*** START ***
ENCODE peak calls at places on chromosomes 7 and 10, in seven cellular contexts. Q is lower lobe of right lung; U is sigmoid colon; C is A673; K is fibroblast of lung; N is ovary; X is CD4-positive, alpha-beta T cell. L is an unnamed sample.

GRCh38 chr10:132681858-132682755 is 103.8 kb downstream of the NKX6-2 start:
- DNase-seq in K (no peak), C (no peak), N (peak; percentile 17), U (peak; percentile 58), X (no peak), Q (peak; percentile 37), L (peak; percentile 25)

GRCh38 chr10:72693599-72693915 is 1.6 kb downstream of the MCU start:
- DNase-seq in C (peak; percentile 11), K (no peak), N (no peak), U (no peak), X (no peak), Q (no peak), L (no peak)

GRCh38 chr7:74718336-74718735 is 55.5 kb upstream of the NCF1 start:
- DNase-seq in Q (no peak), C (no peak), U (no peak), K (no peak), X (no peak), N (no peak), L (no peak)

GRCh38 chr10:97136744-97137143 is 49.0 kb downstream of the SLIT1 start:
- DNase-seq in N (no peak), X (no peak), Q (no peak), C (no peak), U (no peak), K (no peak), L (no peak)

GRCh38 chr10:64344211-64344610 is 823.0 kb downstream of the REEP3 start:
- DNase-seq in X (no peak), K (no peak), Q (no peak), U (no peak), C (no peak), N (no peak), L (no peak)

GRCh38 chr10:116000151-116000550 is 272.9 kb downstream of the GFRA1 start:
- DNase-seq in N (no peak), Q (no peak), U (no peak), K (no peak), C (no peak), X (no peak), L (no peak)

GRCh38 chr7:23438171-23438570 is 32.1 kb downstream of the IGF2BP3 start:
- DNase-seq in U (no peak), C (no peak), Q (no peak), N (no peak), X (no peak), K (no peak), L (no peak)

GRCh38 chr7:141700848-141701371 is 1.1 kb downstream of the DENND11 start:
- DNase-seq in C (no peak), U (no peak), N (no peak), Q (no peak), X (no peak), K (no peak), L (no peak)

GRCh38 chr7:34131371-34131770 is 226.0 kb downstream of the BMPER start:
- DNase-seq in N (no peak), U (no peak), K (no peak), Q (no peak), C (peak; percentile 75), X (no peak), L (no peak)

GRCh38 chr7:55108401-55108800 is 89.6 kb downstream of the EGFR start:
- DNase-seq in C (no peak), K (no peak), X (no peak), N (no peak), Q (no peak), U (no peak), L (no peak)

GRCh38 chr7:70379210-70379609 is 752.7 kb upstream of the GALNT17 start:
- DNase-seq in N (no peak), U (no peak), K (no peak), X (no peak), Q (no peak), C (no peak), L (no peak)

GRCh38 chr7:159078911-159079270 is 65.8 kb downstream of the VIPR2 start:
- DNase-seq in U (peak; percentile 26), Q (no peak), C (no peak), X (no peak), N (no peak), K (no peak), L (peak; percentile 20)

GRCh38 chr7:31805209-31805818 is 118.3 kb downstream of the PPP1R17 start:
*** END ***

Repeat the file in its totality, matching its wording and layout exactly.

ENCODE peak calls at places on chromosomes 7 and 10, in seven cellular contexts. Q is lower lobe of right lung; U is sigmoid colon; C is A673; K is fibroblast of lung; N is ovary; X is CD4-positive, alpha-beta T cell. L is an unnamed sample.

GRCh38 chr10:132681858-132682755 is 103.8 kb downstream of the NKX6-2 start:
- DNase-seq in K (no peak), C (no peak), N (peak; percentile 17), U (peak; percentile 58), X (no peak), Q (peak; percentile 37), L (peak; percentile 25)

GRCh38 chr10:72693599-72693915 is 1.6 kb downstream of the MCU start:
- DNase-seq in C (peak; percentile 11), K (no peak), N (no peak), U (no peak), X (no peak), Q (no peak), L (no peak)

GRCh38 chr7:74718336-74718735 is 55.5 kb upstream of the NCF1 start:
- DNase-seq in Q (no peak), C (no peak), U (no peak), K (no peak), X (no peak), N (no peak), L (no peak)

GRCh38 chr10:97136744-97137143 is 49.0 kb downstream of the SLIT1 start:
- DNase-seq in N (no peak), X (no peak), Q (no peak), C (no peak), U (no peak), K (no peak), L (no peak)

GRCh38 chr10:64344211-64344610 is 823.0 kb downstream of the REEP3 start:
- DNase-seq in X (no peak), K (no peak), Q (no peak), U (no peak), C (no peak), N (no peak), L (no peak)

GRCh38 chr10:116000151-116000550 is 272.9 kb downstream of the GFRA1 start:
- DNase-seq in N (no peak), Q (no peak), U (no peak), K (no peak), C (no peak), X (no peak), L (no peak)

GRCh38 chr7:23438171-23438570 is 32.1 kb downstream of the IGF2BP3 start:
- DNase-seq in U (no peak), C (no peak), Q (no peak), N (no peak), X (no peak), K (no peak), L (no peak)

GRCh38 chr7:141700848-141701371 is 1.1 kb downstream of the DENND11 start:
- DNase-seq in C (no peak), U (no peak), N (no peak), Q (no peak), X (no peak), K (no peak), L (no peak)

GRCh38 chr7:34131371-34131770 is 226.0 kb downstream of the BMPER start:
- DNase-seq in N (no peak), U (no peak), K (no peak), Q (no peak), C (peak; percentile 75), X (no peak), L (no peak)

GRCh38 chr7:55108401-55108800 is 89.6 kb downstream of the EGFR start:
- DNase-seq in C (no peak), K (no peak), X (no peak), N (no peak), Q (no peak), U (no peak), L (no peak)

GRCh38 chr7:70379210-70379609 is 752.7 kb upstream of the GALNT17 start:
- DNase-seq in N (no peak), U (no peak), K (no peak), X (no peak), Q (no peak), C (no peak), L (no peak)

GRCh38 chr7:159078911-159079270 is 65.8 kb downstream of the VIPR2 start:
- DNase-seq in U (peak; percentile 26), Q (no peak), C (no peak), X (no peak), N (no peak), K (no peak), L (peak; percentile 20)

GRCh38 chr7:31805209-31805818 is 118.3 kb downstream of the PPP1R17 start: